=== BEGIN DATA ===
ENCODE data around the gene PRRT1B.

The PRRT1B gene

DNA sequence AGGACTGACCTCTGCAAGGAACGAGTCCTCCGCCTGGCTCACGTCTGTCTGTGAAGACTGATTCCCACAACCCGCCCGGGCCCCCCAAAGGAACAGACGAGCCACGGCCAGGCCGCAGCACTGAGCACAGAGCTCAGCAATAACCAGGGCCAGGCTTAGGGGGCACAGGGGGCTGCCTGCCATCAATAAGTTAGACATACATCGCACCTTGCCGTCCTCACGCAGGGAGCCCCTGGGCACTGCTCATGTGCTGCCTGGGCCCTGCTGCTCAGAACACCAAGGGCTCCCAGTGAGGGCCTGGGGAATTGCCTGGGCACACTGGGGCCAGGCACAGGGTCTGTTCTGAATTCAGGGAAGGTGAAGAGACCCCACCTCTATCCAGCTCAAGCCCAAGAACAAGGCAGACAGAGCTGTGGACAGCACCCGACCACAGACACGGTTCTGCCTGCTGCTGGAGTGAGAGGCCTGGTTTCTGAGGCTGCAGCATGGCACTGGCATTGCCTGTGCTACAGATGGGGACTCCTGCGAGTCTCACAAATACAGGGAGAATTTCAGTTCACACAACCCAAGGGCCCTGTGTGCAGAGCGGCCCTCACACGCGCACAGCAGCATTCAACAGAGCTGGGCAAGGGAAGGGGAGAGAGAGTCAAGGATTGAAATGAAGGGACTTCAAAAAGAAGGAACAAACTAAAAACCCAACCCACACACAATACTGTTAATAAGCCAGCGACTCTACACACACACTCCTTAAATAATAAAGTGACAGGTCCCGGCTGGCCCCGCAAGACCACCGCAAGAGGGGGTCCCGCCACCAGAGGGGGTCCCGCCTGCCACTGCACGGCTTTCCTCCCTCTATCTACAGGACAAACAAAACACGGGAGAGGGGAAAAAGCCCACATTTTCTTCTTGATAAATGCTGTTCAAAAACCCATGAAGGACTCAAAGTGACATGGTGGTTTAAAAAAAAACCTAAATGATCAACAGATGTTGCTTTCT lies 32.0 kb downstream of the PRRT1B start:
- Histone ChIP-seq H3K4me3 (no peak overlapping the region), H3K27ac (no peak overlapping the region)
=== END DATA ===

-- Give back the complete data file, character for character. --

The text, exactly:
ENCODE data around the gene PRRT1B.

The PRRT1B gene

DNA sequence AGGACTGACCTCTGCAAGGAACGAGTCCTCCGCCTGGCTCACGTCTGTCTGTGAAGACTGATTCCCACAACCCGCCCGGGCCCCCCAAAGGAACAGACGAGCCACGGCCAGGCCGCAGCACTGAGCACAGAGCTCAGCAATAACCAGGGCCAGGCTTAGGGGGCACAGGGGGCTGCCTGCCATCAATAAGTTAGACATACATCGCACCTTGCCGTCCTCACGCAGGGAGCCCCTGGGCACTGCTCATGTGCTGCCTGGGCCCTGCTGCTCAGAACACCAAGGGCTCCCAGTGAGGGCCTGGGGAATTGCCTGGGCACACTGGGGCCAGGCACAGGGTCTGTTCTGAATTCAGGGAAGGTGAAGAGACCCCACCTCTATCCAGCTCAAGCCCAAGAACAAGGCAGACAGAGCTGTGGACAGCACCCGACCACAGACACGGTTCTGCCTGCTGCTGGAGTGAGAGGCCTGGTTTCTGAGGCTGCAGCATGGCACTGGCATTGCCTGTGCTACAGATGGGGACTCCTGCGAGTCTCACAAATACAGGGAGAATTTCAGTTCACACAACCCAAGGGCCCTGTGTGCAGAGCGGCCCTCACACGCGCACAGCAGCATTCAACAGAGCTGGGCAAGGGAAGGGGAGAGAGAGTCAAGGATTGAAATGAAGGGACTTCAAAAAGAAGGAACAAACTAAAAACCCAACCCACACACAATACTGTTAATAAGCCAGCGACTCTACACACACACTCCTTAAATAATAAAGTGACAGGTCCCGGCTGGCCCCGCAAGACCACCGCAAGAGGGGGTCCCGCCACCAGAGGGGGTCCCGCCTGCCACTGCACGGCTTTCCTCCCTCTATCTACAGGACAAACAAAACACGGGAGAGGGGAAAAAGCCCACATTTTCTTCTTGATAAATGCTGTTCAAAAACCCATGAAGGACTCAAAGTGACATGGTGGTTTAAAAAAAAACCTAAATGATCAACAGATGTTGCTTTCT lies 32.0 kb downstream of the PRRT1B start:
- Histone ChIP-seq H3K4me3 (no peak overlapping the region), H3K27ac (no peak overlapping the region)